imho, wipe after every shot (IF possible) and clean the gun (barrel, patent breech if ya got one, muzzle, lock, nipple, drum) after every session. cleaning means a patch comes out *relatively* clean, then a few drying patches, then a patch with some kinda oil for rust prevention and put her to bed 'til the next sesson. don't much matter what's used to wipe and clean, everyone seems to have their own favorite concoctions. the idea is to do it religulously.
    "Owning a handgun doesn't make you armed any more than owning a guitar makes you a musician." - Jeff Cooper

  6. #26
    Boolit Grand Master

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    After cleaning store your gun muzzle down for at least a day or two. You still need to oil the barrel good after cleaning or you get rust. I and others have put WD40 down the bore after cleaning and before oil to help dry out any residual moisture. It's also a good habit to check your gun a few days after cleaning to make sure you are not getting rust. This helps excess oil drain out and not puddle up in the chamber area. I also pop a couple caps before my first load so if there is some residual oil, it should dry it up. When you load your powder tilt the gun to the side and tap the chamber area with your palm to get powder to the drum area. Don't forget to have fun!
    Aim small, miss small!

  7. #27
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    As far as your powder goes, Keep the container lid screwed on tight at all times. I do not know what humidity levels you exposed to your powder to, but Pyrodex is HYGROSCOPIC. MEANING IT NATURALLY ABSORBS MOISTURE... FROM THE AIR. I live in a dry climate, so I do not have this issue to deal with.

  8. #28
    Boolit Master pietro's Avatar
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    .

    IMO, your powder contamination is most likely due to cutting the Moose Milk with water.

    Also, cleaners & lubes originally intended for smokeless powder arms are not the best choice/practice for cleaning & lubing muzzleloaders.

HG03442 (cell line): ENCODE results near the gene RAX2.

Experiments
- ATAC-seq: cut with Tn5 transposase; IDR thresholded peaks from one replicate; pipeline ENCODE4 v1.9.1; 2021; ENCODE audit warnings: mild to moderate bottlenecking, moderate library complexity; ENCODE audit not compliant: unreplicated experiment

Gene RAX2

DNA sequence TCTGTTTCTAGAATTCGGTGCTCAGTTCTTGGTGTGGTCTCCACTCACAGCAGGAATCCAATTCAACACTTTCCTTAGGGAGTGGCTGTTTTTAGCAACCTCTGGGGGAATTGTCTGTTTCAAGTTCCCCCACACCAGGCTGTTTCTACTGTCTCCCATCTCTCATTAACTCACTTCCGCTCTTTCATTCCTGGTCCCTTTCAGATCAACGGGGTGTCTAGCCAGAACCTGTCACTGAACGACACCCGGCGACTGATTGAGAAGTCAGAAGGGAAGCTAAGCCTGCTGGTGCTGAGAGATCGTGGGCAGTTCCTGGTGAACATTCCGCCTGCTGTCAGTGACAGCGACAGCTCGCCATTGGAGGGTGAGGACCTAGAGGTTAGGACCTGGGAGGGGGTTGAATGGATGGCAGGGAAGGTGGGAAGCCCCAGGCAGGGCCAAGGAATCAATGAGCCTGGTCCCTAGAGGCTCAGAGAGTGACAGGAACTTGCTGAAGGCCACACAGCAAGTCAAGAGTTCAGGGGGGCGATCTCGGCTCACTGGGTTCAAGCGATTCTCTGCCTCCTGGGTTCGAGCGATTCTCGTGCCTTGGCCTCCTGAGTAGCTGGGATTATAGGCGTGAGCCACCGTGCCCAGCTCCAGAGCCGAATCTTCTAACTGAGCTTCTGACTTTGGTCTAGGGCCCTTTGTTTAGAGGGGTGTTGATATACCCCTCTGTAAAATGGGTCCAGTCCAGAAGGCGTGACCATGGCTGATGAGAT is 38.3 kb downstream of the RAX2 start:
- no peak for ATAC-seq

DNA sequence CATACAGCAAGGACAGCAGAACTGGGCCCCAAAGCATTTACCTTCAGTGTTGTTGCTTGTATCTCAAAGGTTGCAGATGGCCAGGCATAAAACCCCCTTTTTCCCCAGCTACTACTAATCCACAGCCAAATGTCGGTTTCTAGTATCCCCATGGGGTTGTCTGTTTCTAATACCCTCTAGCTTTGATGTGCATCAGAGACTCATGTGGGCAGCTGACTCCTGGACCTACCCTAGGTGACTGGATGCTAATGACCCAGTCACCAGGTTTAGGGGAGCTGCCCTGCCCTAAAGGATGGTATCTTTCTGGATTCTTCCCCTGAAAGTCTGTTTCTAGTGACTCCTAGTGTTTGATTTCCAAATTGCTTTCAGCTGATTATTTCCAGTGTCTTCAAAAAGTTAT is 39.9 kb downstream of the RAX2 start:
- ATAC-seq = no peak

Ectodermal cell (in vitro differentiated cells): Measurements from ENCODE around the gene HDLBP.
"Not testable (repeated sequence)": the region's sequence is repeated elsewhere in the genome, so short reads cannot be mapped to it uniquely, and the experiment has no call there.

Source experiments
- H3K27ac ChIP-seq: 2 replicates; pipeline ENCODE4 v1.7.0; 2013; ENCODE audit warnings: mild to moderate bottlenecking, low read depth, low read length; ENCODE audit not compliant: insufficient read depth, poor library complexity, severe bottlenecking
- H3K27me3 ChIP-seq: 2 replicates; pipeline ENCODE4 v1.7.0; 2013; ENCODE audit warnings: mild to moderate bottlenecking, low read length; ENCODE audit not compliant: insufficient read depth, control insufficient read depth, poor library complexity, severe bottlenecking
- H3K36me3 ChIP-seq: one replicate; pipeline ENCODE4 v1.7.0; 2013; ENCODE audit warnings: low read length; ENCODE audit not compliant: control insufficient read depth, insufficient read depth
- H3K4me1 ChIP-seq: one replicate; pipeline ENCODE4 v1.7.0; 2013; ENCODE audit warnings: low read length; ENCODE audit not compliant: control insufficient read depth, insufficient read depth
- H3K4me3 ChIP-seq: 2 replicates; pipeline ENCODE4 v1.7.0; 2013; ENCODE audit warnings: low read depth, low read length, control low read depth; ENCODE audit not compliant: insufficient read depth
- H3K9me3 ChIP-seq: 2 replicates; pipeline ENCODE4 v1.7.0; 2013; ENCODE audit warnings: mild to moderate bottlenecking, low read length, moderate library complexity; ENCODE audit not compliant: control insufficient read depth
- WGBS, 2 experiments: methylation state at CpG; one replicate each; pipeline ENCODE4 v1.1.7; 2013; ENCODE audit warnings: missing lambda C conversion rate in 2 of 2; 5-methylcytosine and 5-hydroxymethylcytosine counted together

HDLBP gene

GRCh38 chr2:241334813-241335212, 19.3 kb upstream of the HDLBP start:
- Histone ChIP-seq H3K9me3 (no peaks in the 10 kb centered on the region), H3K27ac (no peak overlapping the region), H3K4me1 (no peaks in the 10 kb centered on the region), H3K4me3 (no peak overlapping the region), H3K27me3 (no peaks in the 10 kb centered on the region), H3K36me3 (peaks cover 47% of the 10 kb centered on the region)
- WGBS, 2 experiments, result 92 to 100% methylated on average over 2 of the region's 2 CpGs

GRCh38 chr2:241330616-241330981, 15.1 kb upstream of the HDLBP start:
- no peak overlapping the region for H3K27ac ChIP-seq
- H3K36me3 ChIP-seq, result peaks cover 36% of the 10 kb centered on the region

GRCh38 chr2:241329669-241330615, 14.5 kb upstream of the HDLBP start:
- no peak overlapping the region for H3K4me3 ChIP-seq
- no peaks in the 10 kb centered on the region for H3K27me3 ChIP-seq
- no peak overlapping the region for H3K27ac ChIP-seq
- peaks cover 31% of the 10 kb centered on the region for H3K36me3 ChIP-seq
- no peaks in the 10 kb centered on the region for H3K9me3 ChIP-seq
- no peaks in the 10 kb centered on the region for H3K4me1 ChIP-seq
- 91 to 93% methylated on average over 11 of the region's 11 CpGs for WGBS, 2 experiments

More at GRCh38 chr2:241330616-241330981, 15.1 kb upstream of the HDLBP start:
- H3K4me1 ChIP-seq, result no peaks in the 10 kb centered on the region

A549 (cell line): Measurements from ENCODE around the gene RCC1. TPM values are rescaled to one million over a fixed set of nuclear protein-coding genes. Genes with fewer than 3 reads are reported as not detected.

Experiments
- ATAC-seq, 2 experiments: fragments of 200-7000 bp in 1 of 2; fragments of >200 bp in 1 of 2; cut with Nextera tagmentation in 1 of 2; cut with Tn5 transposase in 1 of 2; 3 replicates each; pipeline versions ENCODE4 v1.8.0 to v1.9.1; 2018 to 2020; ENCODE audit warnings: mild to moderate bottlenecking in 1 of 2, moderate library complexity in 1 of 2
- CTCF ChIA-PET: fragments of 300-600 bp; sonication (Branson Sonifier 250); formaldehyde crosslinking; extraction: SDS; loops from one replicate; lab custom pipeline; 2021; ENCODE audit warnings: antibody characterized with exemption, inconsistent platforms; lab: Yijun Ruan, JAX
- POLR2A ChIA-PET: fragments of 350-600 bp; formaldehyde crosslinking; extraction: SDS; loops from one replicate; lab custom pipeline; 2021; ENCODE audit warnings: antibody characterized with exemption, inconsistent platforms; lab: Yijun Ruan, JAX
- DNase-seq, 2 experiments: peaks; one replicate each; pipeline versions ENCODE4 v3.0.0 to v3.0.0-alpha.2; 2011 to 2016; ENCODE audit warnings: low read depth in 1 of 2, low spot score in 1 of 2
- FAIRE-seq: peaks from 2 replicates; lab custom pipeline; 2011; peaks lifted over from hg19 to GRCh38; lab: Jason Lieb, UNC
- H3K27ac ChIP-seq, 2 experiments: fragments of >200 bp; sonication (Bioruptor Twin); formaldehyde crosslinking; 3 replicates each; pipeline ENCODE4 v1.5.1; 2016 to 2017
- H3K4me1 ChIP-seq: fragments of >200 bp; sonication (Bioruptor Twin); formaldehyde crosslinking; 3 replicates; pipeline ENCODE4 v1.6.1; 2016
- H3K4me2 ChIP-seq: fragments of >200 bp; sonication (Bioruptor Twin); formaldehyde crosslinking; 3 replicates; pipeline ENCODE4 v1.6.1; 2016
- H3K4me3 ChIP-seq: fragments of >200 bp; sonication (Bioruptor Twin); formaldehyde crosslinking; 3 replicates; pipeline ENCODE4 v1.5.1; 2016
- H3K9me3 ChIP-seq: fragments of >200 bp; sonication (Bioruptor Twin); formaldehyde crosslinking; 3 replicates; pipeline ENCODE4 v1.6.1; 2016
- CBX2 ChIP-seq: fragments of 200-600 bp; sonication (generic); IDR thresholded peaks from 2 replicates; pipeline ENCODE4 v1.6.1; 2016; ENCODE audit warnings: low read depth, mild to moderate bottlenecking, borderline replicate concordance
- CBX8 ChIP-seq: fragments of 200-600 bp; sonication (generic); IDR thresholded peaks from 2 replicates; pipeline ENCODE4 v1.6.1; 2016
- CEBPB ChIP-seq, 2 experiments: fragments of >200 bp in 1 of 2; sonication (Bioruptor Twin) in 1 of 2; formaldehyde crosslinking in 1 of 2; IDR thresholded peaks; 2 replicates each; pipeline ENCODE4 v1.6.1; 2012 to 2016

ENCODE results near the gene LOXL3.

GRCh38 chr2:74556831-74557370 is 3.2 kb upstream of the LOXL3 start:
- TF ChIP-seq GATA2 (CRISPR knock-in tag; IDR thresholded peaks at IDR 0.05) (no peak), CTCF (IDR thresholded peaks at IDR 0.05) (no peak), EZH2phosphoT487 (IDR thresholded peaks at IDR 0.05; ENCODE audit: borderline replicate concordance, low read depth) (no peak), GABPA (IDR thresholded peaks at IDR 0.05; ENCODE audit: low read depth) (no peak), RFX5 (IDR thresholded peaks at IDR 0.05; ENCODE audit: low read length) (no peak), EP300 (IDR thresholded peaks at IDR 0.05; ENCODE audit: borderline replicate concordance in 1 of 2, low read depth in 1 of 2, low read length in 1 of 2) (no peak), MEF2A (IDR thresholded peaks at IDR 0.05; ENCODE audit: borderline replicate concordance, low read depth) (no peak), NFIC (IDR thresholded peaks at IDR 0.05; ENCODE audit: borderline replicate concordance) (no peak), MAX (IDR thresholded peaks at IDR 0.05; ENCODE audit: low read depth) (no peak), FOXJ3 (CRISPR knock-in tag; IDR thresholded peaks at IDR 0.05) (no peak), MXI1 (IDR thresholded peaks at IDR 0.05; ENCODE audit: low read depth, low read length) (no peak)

I've been using straight Moose Milk (T/C Bore Cleaner) w/o any powder contamination issues, since it was first introduced about 40 years ago - but it's not the only thing I use.

    The 1st thing I've always done is to prep my frontstuffers for E-Z-Peazy maintanence , using T/C products.

    That means applying a little T/C Bore Butter 1000+ to the nipple threads every time it's R&R'd during cleaning, and seasoning the clean/warm bore with the BB - which works for storage as well.

    After a day's shooting, I remove the nipple & pour some Moose Milk downbore until a little runs out of the nipple seat.

    I then run tight, Moose Mike soaked, patches through the bore until the black crud (fouling) is history, followed by dry patches.

    I re-install the nipple after it's washed clean with a piece of pipe cleaner run through the interior, under a hot water tap - which heat helps speed up drying the nipple as the water's blown dry, also applying a bit of Bore Butter on the threads.

    Lastly, I run a loose patch, loaded with rubbed-in Bore Butter, once down the bore, then out - which has protected my bore's against rust since I started using the stuff.

    ( the bores of my rifle still look pristine, after decades of use every year/season)

    I do no bore cleaning prior to loading the rifle for shooting/hunting, and have yet to experience powder contamination (I use only FFFg Holy Black) - although my rifles aren't used during hot weather, just during the Fall hunting seasons ( which are not warm enough the melt the Bore Butter during long carry intervals of being loaded & not fired).


    .

  9. #29
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    for longer term storage, aside from pulling the barrel and lock, and cleaning/oiling everything (if ya have a patent breech, don't forget a brush with/without patch to clean that bugger out good), i soak a patch with wd40 and run it down the barrel and leave it in place against the breech.